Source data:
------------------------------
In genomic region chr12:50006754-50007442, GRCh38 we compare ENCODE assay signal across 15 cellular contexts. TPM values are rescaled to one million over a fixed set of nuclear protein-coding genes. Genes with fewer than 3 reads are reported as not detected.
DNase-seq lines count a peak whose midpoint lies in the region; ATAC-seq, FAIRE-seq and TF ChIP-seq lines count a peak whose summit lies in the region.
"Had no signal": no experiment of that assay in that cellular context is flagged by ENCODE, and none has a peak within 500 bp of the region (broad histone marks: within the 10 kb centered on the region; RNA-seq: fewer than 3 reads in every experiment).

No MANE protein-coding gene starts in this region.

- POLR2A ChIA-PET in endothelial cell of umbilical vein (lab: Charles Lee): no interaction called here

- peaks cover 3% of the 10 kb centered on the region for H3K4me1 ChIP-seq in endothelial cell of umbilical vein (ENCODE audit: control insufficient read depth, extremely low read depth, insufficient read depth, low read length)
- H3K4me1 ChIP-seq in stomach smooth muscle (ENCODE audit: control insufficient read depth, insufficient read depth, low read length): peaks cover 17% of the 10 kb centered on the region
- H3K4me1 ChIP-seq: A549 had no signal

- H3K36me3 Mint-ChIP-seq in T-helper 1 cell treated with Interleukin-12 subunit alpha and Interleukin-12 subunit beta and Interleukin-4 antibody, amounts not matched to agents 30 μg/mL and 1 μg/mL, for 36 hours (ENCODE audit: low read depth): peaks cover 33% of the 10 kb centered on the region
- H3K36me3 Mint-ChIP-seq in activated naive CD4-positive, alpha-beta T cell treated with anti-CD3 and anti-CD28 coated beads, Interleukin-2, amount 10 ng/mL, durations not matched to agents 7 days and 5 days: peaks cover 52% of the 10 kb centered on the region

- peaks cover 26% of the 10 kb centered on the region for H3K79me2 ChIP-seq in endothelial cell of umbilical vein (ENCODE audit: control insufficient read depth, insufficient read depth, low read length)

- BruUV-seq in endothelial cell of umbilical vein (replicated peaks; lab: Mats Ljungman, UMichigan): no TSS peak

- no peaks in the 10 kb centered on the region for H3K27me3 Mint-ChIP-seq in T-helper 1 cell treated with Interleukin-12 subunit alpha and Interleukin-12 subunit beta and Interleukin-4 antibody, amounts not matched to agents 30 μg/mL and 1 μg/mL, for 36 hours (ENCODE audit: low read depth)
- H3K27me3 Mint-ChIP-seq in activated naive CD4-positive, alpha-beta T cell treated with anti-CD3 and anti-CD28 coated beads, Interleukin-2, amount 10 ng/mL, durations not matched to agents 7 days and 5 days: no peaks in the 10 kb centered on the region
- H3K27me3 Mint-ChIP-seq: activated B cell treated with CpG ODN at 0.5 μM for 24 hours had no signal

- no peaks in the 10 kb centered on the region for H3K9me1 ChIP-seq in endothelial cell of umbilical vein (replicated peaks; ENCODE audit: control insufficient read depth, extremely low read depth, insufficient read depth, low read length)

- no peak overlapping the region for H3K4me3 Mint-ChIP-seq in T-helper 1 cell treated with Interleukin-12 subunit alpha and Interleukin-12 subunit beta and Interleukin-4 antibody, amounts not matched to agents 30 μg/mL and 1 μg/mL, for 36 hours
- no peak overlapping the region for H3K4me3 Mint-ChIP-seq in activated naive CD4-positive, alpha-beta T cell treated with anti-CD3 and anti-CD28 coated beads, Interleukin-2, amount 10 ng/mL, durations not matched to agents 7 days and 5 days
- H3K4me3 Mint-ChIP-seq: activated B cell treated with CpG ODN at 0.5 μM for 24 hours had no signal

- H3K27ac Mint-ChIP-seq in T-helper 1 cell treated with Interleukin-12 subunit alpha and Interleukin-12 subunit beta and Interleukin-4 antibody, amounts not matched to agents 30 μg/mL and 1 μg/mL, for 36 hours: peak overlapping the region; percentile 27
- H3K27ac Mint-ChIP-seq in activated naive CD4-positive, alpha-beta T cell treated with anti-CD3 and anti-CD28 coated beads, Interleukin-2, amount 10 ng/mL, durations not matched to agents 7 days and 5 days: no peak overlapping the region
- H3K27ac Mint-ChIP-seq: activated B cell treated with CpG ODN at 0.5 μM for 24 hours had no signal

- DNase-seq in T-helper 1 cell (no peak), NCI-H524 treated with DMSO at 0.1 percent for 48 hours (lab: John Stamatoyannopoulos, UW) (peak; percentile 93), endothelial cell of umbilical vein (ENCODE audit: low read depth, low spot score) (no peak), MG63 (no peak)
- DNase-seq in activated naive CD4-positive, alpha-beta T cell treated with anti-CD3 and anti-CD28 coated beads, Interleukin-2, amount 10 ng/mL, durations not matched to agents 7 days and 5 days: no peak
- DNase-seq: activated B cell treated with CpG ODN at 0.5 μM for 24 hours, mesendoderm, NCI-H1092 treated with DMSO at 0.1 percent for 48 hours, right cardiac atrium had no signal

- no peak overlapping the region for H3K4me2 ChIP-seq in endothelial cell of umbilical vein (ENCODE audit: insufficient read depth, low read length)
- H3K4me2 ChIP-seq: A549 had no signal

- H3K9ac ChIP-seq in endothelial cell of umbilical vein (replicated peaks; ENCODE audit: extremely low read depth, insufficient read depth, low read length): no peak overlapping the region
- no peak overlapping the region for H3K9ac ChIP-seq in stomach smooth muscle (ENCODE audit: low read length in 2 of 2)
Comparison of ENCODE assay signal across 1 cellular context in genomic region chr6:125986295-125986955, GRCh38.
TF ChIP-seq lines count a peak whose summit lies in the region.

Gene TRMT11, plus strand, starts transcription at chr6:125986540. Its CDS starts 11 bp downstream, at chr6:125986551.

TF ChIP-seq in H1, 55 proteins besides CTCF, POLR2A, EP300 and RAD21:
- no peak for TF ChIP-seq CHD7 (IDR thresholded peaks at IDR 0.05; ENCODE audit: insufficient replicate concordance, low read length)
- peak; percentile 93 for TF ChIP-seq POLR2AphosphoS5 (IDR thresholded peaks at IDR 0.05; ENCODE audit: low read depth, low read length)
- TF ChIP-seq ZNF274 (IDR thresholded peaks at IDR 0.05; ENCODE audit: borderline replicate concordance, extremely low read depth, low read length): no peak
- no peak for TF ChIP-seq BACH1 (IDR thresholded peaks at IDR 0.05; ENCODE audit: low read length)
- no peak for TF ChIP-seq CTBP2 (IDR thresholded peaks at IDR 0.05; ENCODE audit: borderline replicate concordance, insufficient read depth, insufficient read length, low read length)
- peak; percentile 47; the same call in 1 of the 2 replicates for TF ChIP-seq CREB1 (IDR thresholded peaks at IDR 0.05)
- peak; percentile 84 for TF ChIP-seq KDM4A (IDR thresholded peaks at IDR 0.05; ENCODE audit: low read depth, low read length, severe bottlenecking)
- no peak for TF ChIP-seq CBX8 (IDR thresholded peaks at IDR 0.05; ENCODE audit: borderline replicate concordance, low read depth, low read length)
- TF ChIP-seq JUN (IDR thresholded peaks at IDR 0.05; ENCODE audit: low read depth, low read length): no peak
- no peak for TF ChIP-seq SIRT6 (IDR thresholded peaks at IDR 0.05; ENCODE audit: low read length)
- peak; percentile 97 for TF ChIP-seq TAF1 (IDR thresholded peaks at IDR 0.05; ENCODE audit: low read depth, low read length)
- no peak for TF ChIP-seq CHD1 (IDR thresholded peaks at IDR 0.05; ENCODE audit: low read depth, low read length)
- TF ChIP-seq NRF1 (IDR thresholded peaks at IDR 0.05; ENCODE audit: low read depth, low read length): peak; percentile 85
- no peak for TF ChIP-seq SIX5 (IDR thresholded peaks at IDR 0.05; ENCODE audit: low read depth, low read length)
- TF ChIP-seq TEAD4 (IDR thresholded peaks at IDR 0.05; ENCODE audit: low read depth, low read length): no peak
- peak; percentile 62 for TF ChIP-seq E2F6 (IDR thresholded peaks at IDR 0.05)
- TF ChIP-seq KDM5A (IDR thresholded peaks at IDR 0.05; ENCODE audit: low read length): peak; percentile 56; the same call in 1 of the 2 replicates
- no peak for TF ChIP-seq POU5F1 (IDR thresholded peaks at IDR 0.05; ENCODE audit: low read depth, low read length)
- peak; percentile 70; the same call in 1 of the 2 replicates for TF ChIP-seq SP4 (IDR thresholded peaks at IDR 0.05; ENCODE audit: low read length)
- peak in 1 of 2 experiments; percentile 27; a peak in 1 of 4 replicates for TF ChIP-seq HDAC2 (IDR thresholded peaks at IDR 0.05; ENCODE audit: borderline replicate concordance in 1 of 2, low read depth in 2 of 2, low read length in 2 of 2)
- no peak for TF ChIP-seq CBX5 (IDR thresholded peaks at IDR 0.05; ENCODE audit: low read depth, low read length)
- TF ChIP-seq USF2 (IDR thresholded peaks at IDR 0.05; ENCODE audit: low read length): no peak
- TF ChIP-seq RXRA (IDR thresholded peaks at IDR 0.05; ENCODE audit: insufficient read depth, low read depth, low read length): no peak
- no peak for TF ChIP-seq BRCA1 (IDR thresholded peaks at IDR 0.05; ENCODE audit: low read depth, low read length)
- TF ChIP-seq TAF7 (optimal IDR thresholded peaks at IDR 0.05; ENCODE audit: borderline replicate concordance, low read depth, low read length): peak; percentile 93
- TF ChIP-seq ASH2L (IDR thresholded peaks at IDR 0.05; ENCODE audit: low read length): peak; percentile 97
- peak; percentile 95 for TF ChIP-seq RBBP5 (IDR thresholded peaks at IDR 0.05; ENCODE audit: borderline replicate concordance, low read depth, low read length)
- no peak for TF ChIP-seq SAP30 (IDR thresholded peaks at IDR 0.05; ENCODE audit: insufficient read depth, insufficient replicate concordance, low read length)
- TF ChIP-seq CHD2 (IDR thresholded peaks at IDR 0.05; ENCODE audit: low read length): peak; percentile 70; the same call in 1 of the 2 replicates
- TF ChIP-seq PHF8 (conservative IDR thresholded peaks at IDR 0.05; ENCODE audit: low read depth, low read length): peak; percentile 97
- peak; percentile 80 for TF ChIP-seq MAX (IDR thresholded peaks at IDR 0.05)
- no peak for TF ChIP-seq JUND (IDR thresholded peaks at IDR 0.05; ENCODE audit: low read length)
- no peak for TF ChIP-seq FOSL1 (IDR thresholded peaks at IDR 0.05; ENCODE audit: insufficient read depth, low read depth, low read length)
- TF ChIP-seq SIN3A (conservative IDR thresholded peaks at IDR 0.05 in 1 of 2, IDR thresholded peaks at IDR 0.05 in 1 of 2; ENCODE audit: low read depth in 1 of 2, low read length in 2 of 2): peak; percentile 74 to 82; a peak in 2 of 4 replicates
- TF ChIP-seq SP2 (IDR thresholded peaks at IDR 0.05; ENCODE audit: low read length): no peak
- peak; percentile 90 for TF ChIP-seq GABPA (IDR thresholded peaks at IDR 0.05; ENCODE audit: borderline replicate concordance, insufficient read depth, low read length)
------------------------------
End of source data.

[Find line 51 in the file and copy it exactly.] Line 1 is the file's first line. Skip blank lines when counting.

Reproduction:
- no peak for TF ChIP-seq POU5F1 (IDR thresholded peaks at IDR 0.05; ENCODE audit: low read depth, low read length)